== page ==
Mismatch

Rosemary Ashton, 17 October 1985

Troubled Lives: John and Sarah Austin 
by Lotte Hamburger and Joseph Hamburger.
Toronto, 288 pp., £19.50, May 1985, 0 8020 2521 8
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... was ‘Mrs Lewes’ (and soon to be ‘George Eliot’, too). Being Mrs Austin meant for Sarah Taylor a life of toil and sacrifice, though it is probable that she was at least less unhappy than her tortured husband. The story of their marriage is ghastly, comic, and dismaying. It has the interest not only of the particular case but also of the illustrative ...

Diary

Karl Miller: Ten Years of the LRB, 26 October 1989

... to be ‘judgmental’. Reviewers are paid to be judgmental, and few are more judgmental than D.J. Taylor. Writing in the Independent during the present run-up to the Booker Prize award, he asks: ‘Where, in any international literary framework, is the British writer who matters?’ Not one, he suggests, can stand comparison with Marquez, Kundera, Tom ...
Dust-bowl Migrants in the American Imagination 
by Charles Shindo.
Kansas, 252 pp., £22.50, January 1997, 0 7006 0810 9
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In the Country of Country 
by Nicholas Dawidoff.
Faber, 365 pp., £12.99, June 1997, 0 571 19174 6
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... Lange and Arthur Rothstein, folklorists working for the Library of Congress, the economist Paul Taylor, the sociologist Carey McWilliams, and even Woodie Guthrie, who provided the words and music. The migrants were ‘plain-folks’, patriotic Americans, individualistic, distrustful of big government and big solutions to their problems, Shindo says, while ...

Diary

A.J.P. Taylor: Hungarians and Falklanders, 17 February 1983

... Parliament, a topic on which I do not judge. However, there can be no doubt that the Crown of St Stephen, now happily restored to Hungary, is the oldest regalia in Europe. It has a steady stream of Hungarian visitors. No state in Eastern Europe and few in Western Europe has a continuous history to compare with the Hungarian. The treatment of historians and ...

Diary

A.J.P. Taylor: Death of a Historian , 30 December 1982

... the Blunt affair a couple of years ago. Death has claimed another considerable historian: Captain Stephen Roskill RN, who died on 4 November. Roskill had an active-service career almost until he reached the age of 50 and started as an historian when lesser mortals think of retirement. In 1949 he became the Official Naval Historian and produced The War at Sea ...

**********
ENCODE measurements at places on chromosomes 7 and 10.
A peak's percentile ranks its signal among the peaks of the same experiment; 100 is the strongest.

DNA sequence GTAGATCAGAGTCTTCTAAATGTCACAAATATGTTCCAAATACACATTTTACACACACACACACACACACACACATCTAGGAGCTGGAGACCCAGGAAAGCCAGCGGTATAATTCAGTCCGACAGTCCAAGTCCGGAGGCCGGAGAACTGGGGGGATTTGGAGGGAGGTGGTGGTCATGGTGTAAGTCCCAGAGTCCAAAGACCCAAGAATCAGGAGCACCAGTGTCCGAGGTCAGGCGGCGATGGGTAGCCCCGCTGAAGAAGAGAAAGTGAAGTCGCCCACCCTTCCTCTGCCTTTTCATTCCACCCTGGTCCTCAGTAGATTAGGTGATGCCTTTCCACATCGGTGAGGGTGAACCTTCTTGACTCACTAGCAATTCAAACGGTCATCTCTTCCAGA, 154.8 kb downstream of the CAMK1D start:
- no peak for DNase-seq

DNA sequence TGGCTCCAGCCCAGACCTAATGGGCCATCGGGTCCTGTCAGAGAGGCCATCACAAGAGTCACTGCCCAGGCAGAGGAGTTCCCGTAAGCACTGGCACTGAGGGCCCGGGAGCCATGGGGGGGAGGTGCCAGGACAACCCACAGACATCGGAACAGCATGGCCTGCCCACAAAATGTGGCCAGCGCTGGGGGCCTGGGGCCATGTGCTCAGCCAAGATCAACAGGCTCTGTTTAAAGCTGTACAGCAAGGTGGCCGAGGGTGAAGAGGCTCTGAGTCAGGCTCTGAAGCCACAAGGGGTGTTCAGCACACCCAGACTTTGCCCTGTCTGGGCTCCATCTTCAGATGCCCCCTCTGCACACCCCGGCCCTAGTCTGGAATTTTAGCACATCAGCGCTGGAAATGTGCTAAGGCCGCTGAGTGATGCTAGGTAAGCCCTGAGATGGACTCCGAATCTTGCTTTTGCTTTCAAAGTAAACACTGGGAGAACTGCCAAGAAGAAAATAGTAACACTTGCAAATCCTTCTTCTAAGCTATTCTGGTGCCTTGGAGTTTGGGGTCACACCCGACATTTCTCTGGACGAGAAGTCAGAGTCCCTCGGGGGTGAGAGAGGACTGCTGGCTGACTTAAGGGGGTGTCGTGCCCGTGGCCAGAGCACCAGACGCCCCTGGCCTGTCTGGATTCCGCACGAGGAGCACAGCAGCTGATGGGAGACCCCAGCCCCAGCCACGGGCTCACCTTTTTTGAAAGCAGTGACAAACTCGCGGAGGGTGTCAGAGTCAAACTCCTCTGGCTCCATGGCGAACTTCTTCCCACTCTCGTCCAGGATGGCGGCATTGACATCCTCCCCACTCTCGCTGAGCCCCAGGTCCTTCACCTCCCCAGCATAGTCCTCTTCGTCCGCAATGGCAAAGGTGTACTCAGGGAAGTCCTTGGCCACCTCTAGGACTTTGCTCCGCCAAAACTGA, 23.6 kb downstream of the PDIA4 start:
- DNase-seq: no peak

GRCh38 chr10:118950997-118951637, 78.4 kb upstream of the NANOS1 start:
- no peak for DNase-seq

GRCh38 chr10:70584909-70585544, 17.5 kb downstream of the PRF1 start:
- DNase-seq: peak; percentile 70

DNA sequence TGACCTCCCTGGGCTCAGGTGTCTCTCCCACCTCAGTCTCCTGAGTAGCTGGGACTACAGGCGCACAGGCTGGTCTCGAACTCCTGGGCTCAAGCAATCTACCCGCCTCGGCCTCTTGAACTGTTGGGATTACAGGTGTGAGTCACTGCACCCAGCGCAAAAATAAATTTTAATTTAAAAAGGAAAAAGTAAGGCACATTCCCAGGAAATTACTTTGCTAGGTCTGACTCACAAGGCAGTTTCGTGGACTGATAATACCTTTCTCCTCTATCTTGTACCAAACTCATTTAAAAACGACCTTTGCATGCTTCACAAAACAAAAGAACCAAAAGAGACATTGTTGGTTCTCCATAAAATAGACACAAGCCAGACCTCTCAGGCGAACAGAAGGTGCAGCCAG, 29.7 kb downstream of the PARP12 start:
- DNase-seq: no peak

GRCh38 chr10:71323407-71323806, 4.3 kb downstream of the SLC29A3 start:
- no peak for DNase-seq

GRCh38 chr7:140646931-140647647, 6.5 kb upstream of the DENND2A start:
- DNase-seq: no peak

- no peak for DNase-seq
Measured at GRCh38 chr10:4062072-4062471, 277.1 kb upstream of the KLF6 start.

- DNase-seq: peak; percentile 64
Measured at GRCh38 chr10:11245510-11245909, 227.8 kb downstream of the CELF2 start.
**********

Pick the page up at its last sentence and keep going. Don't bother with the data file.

Diary

A.J.P. Taylor: A historian should have more sense, 6 May 1982

... international gathering there. Passing through the Piazza San Marco, I noticed Wystan Auden and Stephen Spender at a table in the Café Florian. I joined them. While we talked, a photographer approached and took some pictures. One of these appears in innumerable books and articles. It shows Auden and Spender deep in conversation. An elbow obtrudes on to the ...

Diary

John Upton: Damilola Taylor, 4 January 2001

... about three o’clock in the afternoon, on a steel-grey day two weeks after the death of Damilola Taylor. The centre of Peckham is thronged with police officers, all wearing high-visibility luminous yellow vests, and with equipment strapped around their waists on webbing belts, inflating the clothing around their upper bodies. I ask again for directions ...

Shakespeare and the Literary Police

Jonathan Bate, 29 September 1988

The Collected Works of Samuel Taylor Coleridge. Vol. V: Lectures 1808-1819 On Literature 
edited by R.A. Foakes.
Princeton/Routledge, 604 pp., £55, December 1987, 0 691 09872 7
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... A.C. Bradley’s Shakespearean Tragedy, and that its greatest practitioner was Samuel Taylor Coleridge. But if one wished to obtain Coleridge’s seminal book on Shakespeare, as one could obtain Shakespearean Tragedy or Wilson Knight’s The Wheel of Fire, one would have some difficulty. Characteristically, Coleridge never got around to publishing ...

Flub-Dub

Thomas Powers: Stephen Crane, 16 July 2014

Stephen Crane: A Life of Fire 
by Paul Sorrentino.
Harvard, 476 pp., £25, June 2014, 978 0 674 04953 6
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... The Red Badge of Courage​ is generally the only thing about Stephen Crane that readers remember now. The novel, first published in 1895 when Crane was only 23, is short and centres on the battlefield experience of a man younger still, Henry Fleming, who worries that in the test of war he will prove a coward, and then does ...